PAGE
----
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Geranium_gem's Garden

Chilli plant

Given to me by T&T April 2011.

Possibly 'Apache'.

Caring for your chilli plant:

Chilli plants should be fairly easy to care for.

They need to be protected from frost and will do best in a sunny spot out of any cold winds or draughts. A South or East facing windowsill or sheltered patio is ideal

Chilli plants should be kept on the dry side. We see far more problems from overwatering than underwatering. If the soil is allowed to remain soggy, you often see the leaves turn yellow as the roots start to suffocate and eventually the whole plant can shrivel up and die if left unchecked. The rule is therefore to only water when the top of the soil is dry to the touch. That might be once a month in the winter or as much as twice a day in the summer. You can spot when your plant is getting underwatered as the leaves will start to droop quite dramatically. At this point you will need to water straight away but they will perk up again quickly. In fact there is a school of thought that suggests that by watering only when the leaves are drooping you stress the plant into producing hotter fruit!

Chilli plants should be kept in a small pot. They really don't like being overpotted and will suffer from placing in to large a pot too quickly. Most of our chilli plants shouldn't need repotting in their first year, however if you are struggling to keep up with the watering or if your plants is 3 or more times the size of it's pot then you can repot. Just choose a pot that is only 2 or 3cm bigger in diameter and use a good general purpose compost with some drainage.

Chilli plants love sunshine, they originate in South America after all, the more sunlight your plant can get on fruit, the hotter the fruit will become.

Chilli plants are greedy feeders and will benefit from feeding in the growing season. A tomato feed, baby bio or any other high nitrogen feed will keep the leaves nice and green and keep your plant fruiting longer. Apply in line with the manufacturers instructions every couple of weeks from July through to September.

Over wintering your chilli plant:

Chilli plants were traditionally grown as annuals but with a little care they can be overwintered and will come back even stronger the following year.

The more compact pot chilli plants over winter better than the larger fleshier plants and the apache chilli plants seem to do particularly well in their second and even third year.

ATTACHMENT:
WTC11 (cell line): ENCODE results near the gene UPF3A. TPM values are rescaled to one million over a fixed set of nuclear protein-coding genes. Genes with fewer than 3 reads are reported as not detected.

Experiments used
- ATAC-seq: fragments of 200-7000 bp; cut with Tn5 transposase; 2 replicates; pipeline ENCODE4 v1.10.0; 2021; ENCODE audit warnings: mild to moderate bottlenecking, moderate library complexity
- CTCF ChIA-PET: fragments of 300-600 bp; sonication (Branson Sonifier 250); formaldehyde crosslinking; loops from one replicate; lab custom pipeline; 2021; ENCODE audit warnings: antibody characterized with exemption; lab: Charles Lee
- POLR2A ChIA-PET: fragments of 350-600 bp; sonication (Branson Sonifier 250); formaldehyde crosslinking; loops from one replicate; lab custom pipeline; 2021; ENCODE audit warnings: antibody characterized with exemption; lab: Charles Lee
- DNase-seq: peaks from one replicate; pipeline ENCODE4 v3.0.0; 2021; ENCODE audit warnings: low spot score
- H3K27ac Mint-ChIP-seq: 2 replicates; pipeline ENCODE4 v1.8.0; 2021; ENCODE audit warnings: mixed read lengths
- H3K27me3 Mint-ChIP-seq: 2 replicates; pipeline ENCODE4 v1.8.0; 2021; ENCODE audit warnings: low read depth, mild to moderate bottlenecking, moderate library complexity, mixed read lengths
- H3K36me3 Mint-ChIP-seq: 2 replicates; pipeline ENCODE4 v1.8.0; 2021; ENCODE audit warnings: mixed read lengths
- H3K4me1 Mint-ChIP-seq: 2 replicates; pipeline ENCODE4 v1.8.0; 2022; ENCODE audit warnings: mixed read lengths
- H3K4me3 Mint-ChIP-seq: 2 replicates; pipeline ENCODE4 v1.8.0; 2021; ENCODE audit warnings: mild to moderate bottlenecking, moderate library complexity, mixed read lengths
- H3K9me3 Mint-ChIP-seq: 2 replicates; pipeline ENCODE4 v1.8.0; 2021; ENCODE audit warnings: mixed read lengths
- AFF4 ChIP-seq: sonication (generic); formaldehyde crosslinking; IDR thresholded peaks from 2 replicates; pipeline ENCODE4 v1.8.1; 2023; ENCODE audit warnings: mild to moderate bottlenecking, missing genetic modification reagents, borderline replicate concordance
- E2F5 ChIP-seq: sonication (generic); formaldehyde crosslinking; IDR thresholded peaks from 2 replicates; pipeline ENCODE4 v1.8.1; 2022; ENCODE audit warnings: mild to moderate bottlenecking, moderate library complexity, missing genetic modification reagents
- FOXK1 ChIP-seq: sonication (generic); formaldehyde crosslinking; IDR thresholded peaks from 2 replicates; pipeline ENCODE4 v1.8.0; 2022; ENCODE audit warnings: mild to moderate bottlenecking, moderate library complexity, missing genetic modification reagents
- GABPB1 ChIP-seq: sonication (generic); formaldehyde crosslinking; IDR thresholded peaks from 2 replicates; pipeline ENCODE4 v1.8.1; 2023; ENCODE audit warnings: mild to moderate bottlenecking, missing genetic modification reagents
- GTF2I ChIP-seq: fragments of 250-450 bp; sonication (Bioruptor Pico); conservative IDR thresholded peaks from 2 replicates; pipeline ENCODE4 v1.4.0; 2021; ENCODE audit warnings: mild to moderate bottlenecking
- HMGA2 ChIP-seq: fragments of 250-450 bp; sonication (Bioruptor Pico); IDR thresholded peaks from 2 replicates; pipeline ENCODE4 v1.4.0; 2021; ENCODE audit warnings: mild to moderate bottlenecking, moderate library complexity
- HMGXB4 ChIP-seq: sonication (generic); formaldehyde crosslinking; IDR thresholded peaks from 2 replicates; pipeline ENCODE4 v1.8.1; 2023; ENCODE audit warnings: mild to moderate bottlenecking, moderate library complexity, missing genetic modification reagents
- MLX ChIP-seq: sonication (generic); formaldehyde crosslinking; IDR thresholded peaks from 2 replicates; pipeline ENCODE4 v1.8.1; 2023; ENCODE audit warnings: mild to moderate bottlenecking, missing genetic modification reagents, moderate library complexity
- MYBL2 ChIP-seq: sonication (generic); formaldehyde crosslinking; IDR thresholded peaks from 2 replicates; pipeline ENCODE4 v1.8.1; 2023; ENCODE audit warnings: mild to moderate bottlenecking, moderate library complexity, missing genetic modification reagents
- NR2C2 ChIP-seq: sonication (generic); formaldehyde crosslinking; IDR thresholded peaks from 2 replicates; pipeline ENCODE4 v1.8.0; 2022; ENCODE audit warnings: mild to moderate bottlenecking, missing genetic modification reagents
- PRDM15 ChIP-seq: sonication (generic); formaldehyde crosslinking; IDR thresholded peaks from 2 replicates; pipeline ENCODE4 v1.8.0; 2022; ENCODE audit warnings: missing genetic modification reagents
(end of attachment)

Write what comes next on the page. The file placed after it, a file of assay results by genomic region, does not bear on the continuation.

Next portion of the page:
To achieve a strong chilli plant the following season it is important to let your plant 'rest' over the winter. Your plant does need to be kept well above freezing and a cool sunny spot is best, such as a greenhouse, conservatory, porch or cool room where the temperature is roughly between 5 and 15C. At some point in December or January you should then notice that your plant slows right down and stops putting on new growth and fruits, at this point you need to harvest any remaing fruits (whether they are red or green) and hold back on the watering so that the top of the soil dries out completely. Then take sharp seceteurs and prune your chilli plant right back to 3 or 4 main branches. Always make your cuts just above the 'nodal point' where the plant branches. You are aiming to remove two thirds of this years growth and your plant will look a bit bare and pathetic when you finish.

In this state you will hardly need to water your chilli plant and in fact unless the room is on the warm side can probably leave off watering completely until march or so when you should see the first one or two new leaves emerge from a nodal point. At this point water half a teacup to get your chilli plant started and then after a week or so - once it is putting on new growth - you can then give it a dose of feed and then return to a more normal watering routine. NB new shoots and branches will develop from where you cut back your chilli plant so if you didn't cut your plant back hard or far enough it will look a bit 'straggly' the following year.

Typically chilli plants kept indoors over the winter will be a bit ahead of any sown that year so you should start to see the first flowers form in April/May with fruits soon after. In a warm room we have seen customers manage to keep their plants fruiting and flowering right through into February from the year before but plants treated in this way will eventually run out of energy without a rest.


Photos of this plant

  • P1040802